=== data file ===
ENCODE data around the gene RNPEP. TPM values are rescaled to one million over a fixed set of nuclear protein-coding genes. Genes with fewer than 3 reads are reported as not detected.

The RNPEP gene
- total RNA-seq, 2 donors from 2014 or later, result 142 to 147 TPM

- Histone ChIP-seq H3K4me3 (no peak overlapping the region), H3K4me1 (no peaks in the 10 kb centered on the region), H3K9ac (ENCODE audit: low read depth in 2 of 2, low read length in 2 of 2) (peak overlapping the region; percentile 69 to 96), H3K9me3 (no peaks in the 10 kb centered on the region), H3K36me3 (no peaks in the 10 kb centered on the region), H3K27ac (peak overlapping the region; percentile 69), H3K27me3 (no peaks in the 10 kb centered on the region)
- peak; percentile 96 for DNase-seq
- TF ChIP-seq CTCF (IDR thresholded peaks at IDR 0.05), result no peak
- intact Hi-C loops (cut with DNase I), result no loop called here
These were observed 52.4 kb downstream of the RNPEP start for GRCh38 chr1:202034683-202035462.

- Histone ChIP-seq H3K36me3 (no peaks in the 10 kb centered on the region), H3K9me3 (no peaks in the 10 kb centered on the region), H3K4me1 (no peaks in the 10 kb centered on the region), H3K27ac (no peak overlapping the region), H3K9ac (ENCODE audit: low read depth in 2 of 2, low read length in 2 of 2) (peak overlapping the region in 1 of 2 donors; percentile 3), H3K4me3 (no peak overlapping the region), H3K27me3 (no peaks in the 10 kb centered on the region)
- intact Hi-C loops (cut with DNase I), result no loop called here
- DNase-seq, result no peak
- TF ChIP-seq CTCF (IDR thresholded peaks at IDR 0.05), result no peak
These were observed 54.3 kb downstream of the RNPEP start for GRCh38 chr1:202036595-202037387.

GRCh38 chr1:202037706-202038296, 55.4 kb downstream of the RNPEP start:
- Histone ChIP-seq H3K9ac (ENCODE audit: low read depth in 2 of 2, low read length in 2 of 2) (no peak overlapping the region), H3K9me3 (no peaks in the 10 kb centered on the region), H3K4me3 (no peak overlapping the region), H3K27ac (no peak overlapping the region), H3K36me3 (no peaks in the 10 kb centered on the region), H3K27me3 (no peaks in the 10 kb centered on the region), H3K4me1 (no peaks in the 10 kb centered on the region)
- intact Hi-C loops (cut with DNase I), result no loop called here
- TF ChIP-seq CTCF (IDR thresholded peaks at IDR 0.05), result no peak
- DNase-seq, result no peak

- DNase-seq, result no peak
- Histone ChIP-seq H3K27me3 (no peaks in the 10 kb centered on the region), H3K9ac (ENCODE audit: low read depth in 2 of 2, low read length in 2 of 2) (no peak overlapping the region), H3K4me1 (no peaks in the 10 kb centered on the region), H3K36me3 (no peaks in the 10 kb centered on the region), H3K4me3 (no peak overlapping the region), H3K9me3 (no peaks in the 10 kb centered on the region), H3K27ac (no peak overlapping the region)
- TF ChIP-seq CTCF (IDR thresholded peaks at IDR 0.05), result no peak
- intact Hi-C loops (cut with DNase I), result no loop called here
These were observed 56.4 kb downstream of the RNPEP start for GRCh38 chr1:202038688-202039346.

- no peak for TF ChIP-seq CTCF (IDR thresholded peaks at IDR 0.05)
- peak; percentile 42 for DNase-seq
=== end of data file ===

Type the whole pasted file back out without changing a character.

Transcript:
ENCODE data around the gene RNPEP. TPM values are rescaled to one million over a fixed set of nuclear protein-coding genes. Genes with fewer than 3 reads are reported as not detected.

The RNPEP gene
- total RNA-seq, 2 donors from 2014 or later, result 142 to 147 TPM

- Histone ChIP-seq H3K4me3 (no peak overlapping the region), H3K4me1 (no peaks in the 10 kb centered on the region), H3K9ac (ENCODE audit: low read depth in 2 of 2, low read length in 2 of 2) (peak overlapping the region; percentile 69 to 96), H3K9me3 (no peaks in the 10 kb centered on the region), H3K36me3 (no peaks in the 10 kb centered on the region), H3K27ac (peak overlapping the region; percentile 69), H3K27me3 (no peaks in the 10 kb centered on the region)
- peak; percentile 96 for DNase-seq
- TF ChIP-seq CTCF (IDR thresholded peaks at IDR 0.05), result no peak
- intact Hi-C loops (cut with DNase I), result no loop called here
These were observed 52.4 kb downstream of the RNPEP start for GRCh38 chr1:202034683-202035462.

- Histone ChIP-seq H3K36me3 (no peaks in the 10 kb centered on the region), H3K9me3 (no peaks in the 10 kb centered on the region), H3K4me1 (no peaks in the 10 kb centered on the region), H3K27ac (no peak overlapping the region), H3K9ac (ENCODE audit: low read depth in 2 of 2, low read length in 2 of 2) (peak overlapping the region in 1 of 2 donors; percentile 3), H3K4me3 (no peak overlapping the region), H3K27me3 (no peaks in the 10 kb centered on the region)
- intact Hi-C loops (cut with DNase I), result no loop called here
- DNase-seq, result no peak
- TF ChIP-seq CTCF (IDR thresholded peaks at IDR 0.05), result no peak
These were observed 54.3 kb downstream of the RNPEP start for GRCh38 chr1:202036595-202037387.

GRCh38 chr1:202037706-202038296, 55.4 kb downstream of the RNPEP start:
- Histone ChIP-seq H3K9ac (ENCODE audit: low read depth in 2 of 2, low read length in 2 of 2) (no peak overlapping the region), H3K9me3 (no peaks in the 10 kb centered on the region), H3K4me3 (no peak overlapping the region), H3K27ac (no peak overlapping the region), H3K36me3 (no peaks in the 10 kb centered on the region), H3K27me3 (no peaks in the 10 kb centered on the region), H3K4me1 (no peaks in the 10 kb centered on the region)
- intact Hi-C loops (cut with DNase I), result no loop called here
- TF ChIP-seq CTCF (IDR thresholded peaks at IDR 0.05), result no peak
- DNase-seq, result no peak

- DNase-seq, result no peak
- Histone ChIP-seq H3K27me3 (no peaks in the 10 kb centered on the region), H3K9ac (ENCODE audit: low read depth in 2 of 2, low read length in 2 of 2) (no peak overlapping the region), H3K4me1 (no peaks in the 10 kb centered on the region), H3K36me3 (no peaks in the 10 kb centered on the region), H3K4me3 (no peak overlapping the region), H3K9me3 (no peaks in the 10 kb centered on the region), H3K27ac (no peak overlapping the region)
- TF ChIP-seq CTCF (IDR thresholded peaks at IDR 0.05), result no peak
- intact Hi-C loops (cut with DNase I), result no loop called here
These were observed 56.4 kb downstream of the RNPEP start for GRCh38 chr1:202038688-202039346.

- no peak for TF ChIP-seq CTCF (IDR thresholded peaks at IDR 0.05)
- peak; percentile 42 for DNase-seq